Every one here has heard of the ackermann function; we'll define it as:

\( \{x,\, y,\, u\, \epsilon\, R^{+}\} \)

\( A(x,\, y,\, u)\, =\, x\, \{u\}\, y \)

I'm interested in itss inverses though.

There would be three inverses therefore, the first one with relation to x:

\( R(x,\, y,\, u)\, =\, x\, \}u\{\, y \)

which means R for roots, and }u{ is taken to mean: }0{ is subtraction, }1{ division, }2{ roots, }3{ super roots, etc etc

and then are next inverse is taken with relation to y

\( L(x,\, y,\, u)\, =\, u;\log_x(y) \)

where 0;log_x(y) = y-x, 1;log_x(y) = y/x, and 2;log_x(y) = \( \log_x(y) \)

and now, the final inverse, and definitely the most interesting inverse is the inverse taken with relation to u

\( I(x, y, u) = ? \) if

\( A(x, y, I(x, y, u)) = u) \)

this question is the equivalent of asking

\( 3\,\{u\}\, 4\, =\, 9 \)

what is u?

it's the act of rearranging an equation to solve for u. It might even seem intuitively impossible.

I've only found one solution to this problem... and that's by using logarithmic semi operators, though I is only defined over domain [0, 2]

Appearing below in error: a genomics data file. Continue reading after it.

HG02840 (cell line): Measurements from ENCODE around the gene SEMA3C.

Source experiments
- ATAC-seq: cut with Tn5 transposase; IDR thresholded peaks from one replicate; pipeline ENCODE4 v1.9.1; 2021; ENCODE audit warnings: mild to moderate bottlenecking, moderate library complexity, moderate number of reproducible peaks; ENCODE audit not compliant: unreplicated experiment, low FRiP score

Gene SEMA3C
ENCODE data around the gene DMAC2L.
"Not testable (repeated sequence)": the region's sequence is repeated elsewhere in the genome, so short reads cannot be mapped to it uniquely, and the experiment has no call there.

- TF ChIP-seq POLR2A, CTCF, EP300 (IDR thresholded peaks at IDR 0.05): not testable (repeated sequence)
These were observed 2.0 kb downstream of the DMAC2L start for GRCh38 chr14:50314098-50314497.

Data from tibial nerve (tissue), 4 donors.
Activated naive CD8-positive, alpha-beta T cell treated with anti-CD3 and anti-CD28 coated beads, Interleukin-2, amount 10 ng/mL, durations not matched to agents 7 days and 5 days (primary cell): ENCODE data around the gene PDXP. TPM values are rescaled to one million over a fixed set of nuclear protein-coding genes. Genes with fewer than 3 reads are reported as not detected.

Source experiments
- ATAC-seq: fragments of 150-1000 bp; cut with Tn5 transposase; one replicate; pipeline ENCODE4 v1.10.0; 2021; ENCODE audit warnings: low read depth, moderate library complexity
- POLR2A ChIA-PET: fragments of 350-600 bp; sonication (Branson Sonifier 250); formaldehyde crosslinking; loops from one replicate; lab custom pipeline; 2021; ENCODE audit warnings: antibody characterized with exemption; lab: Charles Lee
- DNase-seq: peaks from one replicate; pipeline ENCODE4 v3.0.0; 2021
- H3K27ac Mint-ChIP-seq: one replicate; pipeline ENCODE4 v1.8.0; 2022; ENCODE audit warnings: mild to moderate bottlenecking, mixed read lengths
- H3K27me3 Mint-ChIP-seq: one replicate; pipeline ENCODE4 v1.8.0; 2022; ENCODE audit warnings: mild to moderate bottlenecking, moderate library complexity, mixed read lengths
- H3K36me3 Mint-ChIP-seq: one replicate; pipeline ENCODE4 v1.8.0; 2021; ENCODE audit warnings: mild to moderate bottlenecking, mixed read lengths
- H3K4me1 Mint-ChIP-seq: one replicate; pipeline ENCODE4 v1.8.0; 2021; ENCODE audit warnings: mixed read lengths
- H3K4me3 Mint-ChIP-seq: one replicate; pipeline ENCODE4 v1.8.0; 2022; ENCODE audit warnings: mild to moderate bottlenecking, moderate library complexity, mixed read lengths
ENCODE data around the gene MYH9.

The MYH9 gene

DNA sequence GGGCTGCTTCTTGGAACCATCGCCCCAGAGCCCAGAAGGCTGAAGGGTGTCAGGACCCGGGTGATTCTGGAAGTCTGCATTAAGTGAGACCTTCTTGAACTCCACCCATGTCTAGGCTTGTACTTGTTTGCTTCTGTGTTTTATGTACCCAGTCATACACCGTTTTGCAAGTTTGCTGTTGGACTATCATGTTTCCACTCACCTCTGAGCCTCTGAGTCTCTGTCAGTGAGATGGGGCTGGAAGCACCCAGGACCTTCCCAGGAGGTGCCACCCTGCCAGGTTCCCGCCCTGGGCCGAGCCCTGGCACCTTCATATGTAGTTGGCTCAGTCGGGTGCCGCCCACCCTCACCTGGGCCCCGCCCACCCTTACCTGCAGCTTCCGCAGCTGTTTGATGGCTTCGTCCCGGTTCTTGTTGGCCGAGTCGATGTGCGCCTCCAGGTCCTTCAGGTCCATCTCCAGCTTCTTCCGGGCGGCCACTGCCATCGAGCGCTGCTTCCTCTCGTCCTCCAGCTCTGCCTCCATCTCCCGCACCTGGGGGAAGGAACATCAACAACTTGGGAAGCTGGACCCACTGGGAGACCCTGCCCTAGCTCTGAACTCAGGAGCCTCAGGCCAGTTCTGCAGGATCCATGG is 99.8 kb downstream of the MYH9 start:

Does anyone know if anybody else has ever looked into this inverse function?

\( \{x,\, y,\, u\, \epsilon\, R^{+}\} \)

\( A(x,\, y,\, u)\, =\, x\, \{u\}\, y \)

I'm interested in itss inverses though.

There would be three inverses therefore, the first one with relation to x:

\( R(x,\, y,\, u)\, =\, x\, \}u\{\, y \)

which means R for roots, and }u{ is taken to mean: }0{ is subtraction, }1{ division, }2{ roots, }3{ super roots, etc etc

and then are next inverse is taken with relation to y

\( L(x,\, y,\, u)\, =\, u;\log_x(y) \)

where 0;log_x(y) = y-x, 1;log_x(y) = y/x, and 2;log_x(y) = \( \log_x(y) \)

and now, the final inverse, and definitely the most interesting inverse is the inverse taken with relation to u

\( I(x, y, u) = ? \) if

\( A(x, y, I(x, y, u)) = u) \)

this question is the equivalent of asking

\( 3\,\{u\}\, 4\, =\, 9 \)

what is u?

it's the act of rearranging an equation to solve for u. It might even seem intuitively impossible.

I've only found one solution to this problem... and that's by using logarithmic semi operators, though I is only defined over domain [0, 2]

Does anyone know if anybody else has ever looked into this inverse function?